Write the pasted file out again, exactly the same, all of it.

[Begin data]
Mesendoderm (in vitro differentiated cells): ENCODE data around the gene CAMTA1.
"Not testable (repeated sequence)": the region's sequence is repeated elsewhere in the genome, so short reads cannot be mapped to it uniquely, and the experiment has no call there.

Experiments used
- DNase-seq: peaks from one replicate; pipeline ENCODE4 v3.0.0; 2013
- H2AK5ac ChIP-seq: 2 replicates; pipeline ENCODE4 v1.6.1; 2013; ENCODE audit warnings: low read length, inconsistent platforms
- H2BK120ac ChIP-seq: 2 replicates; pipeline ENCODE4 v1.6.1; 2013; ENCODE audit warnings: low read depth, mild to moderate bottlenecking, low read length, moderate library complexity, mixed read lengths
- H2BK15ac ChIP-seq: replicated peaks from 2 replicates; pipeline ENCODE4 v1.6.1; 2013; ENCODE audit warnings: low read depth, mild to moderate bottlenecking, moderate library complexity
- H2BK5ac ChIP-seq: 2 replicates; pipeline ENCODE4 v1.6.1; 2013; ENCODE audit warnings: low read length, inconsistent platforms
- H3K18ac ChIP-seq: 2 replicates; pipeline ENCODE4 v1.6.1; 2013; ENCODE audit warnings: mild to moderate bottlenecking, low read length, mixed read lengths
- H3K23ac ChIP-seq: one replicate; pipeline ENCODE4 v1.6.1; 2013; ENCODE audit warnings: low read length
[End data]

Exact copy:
Mesendoderm (in vitro differentiated cells): ENCODE data around the gene CAMTA1.
"Not testable (repeated sequence)": the region's sequence is repeated elsewhere in the genome, so short reads cannot be mapped to it uniquely, and the experiment has no call there.

Experiments used
- DNase-seq: peaks from one replicate; pipeline ENCODE4 v3.0.0; 2013
- H2AK5ac ChIP-seq: 2 replicates; pipeline ENCODE4 v1.6.1; 2013; ENCODE audit warnings: low read length, inconsistent platforms
- H2BK120ac ChIP-seq: 2 replicates; pipeline ENCODE4 v1.6.1; 2013; ENCODE audit warnings: low read depth, mild to moderate bottlenecking, low read length, moderate library complexity, mixed read lengths
- H2BK15ac ChIP-seq: replicated peaks from 2 replicates; pipeline ENCODE4 v1.6.1; 2013; ENCODE audit warnings: low read depth, mild to moderate bottlenecking, moderate library complexity
- H2BK5ac ChIP-seq: 2 replicates; pipeline ENCODE4 v1.6.1; 2013; ENCODE audit warnings: low read length, inconsistent platforms
- H3K18ac ChIP-seq: 2 replicates; pipeline ENCODE4 v1.6.1; 2013; ENCODE audit warnings: mild to moderate bottlenecking, low read length, mixed read lengths
- H3K23ac ChIP-seq: one replicate; pipeline ENCODE4 v1.6.1; 2013; ENCODE audit warnings: low read length